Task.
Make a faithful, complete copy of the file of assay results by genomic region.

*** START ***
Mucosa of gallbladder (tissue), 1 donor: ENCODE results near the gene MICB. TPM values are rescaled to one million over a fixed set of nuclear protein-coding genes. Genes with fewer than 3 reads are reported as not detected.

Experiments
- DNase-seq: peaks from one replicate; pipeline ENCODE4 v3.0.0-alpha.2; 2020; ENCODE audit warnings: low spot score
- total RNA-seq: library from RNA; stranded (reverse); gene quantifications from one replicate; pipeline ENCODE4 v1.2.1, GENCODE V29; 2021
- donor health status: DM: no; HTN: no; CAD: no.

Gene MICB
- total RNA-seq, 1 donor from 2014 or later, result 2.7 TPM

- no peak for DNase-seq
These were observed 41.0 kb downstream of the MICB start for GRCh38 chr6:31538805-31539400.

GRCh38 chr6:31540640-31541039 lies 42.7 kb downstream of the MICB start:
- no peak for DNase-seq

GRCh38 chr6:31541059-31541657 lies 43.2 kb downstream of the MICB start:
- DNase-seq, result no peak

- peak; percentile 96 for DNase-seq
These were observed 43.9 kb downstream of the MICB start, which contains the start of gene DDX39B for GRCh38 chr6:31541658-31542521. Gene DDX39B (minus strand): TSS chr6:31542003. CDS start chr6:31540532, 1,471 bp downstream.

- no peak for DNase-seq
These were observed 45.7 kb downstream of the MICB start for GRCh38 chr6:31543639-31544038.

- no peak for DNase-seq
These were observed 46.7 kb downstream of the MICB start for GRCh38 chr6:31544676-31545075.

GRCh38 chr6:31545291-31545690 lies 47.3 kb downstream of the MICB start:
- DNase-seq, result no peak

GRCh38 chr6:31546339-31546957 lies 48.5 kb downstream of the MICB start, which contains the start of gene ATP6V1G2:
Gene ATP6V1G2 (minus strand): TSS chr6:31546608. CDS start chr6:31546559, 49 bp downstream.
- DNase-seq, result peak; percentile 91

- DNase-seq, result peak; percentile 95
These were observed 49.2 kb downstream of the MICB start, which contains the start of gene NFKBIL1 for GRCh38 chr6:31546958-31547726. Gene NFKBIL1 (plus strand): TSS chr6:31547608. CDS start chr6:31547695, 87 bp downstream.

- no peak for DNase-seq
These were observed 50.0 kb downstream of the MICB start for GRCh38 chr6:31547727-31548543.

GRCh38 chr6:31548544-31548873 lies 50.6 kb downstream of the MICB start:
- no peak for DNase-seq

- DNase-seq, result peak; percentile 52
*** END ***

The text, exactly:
Mucosa of gallbladder (tissue), 1 donor: ENCODE results near the gene MICB. TPM values are rescaled to one million over a fixed set of nuclear protein-coding genes. Genes with fewer than 3 reads are reported as not detected.

Experiments
- DNase-seq: peaks from one replicate; pipeline ENCODE4 v3.0.0-alpha.2; 2020; ENCODE audit warnings: low spot score
- total RNA-seq: library from RNA; stranded (reverse); gene quantifications from one replicate; pipeline ENCODE4 v1.2.1, GENCODE V29; 2021
- donor health status: DM: no; HTN: no; CAD: no.

Gene MICB
- total RNA-seq, 1 donor from 2014 or later, result 2.7 TPM

- no peak for DNase-seq
These were observed 41.0 kb downstream of the MICB start for GRCh38 chr6:31538805-31539400.

GRCh38 chr6:31540640-31541039 lies 42.7 kb downstream of the MICB start:
- no peak for DNase-seq

GRCh38 chr6:31541059-31541657 lies 43.2 kb downstream of the MICB start:
- DNase-seq, result no peak

- peak; percentile 96 for DNase-seq
These were observed 43.9 kb downstream of the MICB start, which contains the start of gene DDX39B for GRCh38 chr6:31541658-31542521. Gene DDX39B (minus strand): TSS chr6:31542003. CDS start chr6:31540532, 1,471 bp downstream.

- no peak for DNase-seq
These were observed 45.7 kb downstream of the MICB start for GRCh38 chr6:31543639-31544038.

- no peak for DNase-seq
These were observed 46.7 kb downstream of the MICB start for GRCh38 chr6:31544676-31545075.

GRCh38 chr6:31545291-31545690 lies 47.3 kb downstream of the MICB start:
- DNase-seq, result no peak

GRCh38 chr6:31546339-31546957 lies 48.5 kb downstream of the MICB start, which contains the start of gene ATP6V1G2:
Gene ATP6V1G2 (minus strand): TSS chr6:31546608. CDS start chr6:31546559, 49 bp downstream.
- DNase-seq, result peak; percentile 91

- DNase-seq, result peak; percentile 95
These were observed 49.2 kb downstream of the MICB start, which contains the start of gene NFKBIL1 for GRCh38 chr6:31546958-31547726. Gene NFKBIL1 (plus strand): TSS chr6:31547608. CDS start chr6:31547695, 87 bp downstream.

- no peak for DNase-seq
These were observed 50.0 kb downstream of the MICB start for GRCh38 chr6:31547727-31548543.

GRCh38 chr6:31548544-31548873 lies 50.6 kb downstream of the MICB start:
- no peak for DNase-seq

- DNase-seq, result peak; percentile 52